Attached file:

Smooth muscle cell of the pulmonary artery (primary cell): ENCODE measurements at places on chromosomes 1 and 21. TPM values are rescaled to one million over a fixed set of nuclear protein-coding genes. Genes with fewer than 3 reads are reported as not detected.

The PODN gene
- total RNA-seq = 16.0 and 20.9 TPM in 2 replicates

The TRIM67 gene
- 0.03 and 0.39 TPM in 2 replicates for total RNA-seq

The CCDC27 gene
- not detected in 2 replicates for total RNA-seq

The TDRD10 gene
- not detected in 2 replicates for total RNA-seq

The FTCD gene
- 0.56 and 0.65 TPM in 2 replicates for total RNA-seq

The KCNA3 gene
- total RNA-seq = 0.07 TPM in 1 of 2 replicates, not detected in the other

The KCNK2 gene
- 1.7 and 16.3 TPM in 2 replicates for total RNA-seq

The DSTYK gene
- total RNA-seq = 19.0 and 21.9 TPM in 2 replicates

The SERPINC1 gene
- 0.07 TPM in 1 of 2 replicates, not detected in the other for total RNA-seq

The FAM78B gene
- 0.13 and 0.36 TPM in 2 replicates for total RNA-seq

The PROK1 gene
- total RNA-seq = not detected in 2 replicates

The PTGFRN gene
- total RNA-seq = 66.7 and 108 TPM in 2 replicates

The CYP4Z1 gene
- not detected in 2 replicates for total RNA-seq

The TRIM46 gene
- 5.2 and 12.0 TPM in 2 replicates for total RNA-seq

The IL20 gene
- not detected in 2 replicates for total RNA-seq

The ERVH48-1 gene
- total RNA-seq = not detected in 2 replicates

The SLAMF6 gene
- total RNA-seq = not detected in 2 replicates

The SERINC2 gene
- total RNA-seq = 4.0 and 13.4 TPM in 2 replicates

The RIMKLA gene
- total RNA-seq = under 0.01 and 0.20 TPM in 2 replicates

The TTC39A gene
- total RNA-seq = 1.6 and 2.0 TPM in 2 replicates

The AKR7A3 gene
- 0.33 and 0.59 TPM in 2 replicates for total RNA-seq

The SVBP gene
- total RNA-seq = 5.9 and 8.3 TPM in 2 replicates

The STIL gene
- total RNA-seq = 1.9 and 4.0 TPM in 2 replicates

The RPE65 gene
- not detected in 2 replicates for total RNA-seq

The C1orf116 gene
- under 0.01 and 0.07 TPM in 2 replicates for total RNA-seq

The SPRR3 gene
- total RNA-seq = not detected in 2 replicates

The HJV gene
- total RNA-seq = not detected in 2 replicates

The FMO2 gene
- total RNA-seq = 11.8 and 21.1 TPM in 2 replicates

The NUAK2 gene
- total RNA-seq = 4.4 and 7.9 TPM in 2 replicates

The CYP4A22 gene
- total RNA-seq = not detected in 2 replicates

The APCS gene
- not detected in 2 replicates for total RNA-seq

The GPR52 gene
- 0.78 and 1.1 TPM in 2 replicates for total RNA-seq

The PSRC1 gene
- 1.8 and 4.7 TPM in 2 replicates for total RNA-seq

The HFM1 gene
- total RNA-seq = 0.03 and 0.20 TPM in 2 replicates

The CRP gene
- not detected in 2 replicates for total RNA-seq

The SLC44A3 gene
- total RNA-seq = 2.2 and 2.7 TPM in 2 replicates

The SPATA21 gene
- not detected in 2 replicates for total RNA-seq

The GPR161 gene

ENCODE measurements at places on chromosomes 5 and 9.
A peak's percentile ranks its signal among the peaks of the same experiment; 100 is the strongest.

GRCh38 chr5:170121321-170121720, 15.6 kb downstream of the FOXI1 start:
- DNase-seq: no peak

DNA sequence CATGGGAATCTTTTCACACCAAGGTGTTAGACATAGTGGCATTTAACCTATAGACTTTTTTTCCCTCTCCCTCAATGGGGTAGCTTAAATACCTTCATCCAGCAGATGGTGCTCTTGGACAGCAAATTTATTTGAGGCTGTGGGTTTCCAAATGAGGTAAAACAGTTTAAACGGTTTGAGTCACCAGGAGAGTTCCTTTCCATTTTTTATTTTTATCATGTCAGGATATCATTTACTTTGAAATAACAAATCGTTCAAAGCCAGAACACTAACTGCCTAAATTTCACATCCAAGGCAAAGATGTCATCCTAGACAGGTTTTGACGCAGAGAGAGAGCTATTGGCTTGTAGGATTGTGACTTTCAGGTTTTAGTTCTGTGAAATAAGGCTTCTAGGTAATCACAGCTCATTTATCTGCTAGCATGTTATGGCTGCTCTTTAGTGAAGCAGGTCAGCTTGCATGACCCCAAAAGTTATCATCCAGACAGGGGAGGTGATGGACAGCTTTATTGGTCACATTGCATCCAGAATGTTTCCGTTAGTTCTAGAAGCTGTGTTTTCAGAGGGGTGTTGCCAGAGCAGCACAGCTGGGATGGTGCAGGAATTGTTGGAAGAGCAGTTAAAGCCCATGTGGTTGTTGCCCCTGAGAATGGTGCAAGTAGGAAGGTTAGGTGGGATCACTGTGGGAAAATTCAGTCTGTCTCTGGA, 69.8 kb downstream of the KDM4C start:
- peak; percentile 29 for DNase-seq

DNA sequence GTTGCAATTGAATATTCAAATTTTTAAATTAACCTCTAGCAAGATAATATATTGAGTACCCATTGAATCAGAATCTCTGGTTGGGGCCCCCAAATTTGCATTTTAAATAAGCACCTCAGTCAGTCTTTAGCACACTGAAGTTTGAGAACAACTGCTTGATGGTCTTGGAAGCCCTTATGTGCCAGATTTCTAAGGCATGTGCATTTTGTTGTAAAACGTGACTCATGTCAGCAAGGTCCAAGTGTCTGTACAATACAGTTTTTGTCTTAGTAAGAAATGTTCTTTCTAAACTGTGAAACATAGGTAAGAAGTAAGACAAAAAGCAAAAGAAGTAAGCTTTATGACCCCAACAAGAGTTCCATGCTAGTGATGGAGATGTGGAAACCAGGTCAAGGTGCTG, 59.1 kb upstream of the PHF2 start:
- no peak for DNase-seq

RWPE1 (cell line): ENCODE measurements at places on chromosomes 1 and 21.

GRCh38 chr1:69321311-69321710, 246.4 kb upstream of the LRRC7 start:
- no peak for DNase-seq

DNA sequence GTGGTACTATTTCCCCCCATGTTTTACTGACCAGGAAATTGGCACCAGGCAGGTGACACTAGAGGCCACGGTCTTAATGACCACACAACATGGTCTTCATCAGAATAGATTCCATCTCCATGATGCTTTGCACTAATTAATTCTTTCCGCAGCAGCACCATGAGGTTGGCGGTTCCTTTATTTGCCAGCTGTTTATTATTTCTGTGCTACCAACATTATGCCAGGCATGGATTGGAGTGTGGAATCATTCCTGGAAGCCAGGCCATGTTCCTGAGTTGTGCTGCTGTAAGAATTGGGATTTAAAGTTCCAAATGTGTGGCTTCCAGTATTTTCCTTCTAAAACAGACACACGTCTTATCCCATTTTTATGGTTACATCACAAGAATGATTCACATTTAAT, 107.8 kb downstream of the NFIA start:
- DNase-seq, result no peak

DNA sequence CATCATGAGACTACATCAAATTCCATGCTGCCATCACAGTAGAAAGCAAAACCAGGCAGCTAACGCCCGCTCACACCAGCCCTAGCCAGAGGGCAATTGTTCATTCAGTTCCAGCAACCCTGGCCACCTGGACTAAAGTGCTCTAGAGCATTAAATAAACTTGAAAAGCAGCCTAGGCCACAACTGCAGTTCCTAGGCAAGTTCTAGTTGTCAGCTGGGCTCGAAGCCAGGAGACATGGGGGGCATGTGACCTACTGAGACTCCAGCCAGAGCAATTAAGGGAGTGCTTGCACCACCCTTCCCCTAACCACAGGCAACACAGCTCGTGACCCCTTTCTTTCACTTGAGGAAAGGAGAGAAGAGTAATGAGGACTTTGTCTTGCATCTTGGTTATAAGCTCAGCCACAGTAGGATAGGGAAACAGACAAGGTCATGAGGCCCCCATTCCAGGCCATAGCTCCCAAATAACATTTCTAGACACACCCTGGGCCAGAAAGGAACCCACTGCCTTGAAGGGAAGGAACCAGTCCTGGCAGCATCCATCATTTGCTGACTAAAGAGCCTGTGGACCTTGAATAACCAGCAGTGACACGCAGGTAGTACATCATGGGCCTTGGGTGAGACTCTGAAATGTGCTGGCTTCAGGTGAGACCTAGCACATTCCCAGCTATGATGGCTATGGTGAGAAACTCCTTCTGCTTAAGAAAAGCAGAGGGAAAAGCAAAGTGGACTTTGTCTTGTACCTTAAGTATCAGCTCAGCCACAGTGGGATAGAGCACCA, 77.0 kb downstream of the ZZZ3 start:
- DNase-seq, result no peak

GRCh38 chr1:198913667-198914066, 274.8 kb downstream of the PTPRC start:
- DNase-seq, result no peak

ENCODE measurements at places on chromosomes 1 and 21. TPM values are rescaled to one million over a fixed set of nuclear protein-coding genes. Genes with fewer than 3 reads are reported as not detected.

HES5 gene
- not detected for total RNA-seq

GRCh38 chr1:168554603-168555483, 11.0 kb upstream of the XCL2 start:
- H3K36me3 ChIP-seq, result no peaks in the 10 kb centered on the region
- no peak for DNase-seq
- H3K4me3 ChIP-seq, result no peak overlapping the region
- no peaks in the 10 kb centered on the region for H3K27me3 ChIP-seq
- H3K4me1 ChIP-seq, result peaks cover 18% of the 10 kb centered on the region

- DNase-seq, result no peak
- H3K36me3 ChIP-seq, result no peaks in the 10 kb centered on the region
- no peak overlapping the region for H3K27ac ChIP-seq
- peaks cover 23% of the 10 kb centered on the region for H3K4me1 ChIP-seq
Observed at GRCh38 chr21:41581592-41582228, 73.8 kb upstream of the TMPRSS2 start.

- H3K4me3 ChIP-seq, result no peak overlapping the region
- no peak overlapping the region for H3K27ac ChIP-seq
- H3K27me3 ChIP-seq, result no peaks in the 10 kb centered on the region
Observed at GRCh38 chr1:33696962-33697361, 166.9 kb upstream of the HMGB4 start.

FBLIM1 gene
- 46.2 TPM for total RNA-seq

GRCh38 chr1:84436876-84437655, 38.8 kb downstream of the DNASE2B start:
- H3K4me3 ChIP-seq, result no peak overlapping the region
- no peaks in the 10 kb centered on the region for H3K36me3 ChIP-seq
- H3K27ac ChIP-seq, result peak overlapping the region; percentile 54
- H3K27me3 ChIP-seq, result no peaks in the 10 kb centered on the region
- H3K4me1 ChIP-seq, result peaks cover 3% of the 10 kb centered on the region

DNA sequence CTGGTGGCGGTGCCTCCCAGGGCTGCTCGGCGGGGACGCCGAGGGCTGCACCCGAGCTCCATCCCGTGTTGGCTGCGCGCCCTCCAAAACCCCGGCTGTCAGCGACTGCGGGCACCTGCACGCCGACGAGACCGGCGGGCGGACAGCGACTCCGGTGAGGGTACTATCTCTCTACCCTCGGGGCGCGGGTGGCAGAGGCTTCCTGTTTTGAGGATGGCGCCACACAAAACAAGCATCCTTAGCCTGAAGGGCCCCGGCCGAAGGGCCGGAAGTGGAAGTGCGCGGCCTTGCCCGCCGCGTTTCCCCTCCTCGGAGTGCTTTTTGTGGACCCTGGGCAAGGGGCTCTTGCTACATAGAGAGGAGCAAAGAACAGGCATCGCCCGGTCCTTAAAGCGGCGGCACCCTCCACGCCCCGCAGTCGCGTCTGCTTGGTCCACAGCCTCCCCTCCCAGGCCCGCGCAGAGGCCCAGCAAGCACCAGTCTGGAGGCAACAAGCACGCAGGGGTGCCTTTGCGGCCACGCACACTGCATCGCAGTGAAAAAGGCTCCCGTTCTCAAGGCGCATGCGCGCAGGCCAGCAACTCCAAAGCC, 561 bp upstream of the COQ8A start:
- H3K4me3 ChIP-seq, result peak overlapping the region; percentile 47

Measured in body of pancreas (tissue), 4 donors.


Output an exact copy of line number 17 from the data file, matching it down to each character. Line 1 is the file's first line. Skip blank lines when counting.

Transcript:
- total RNA-seq = 19.0 and 21.9 TPM in 2 replicates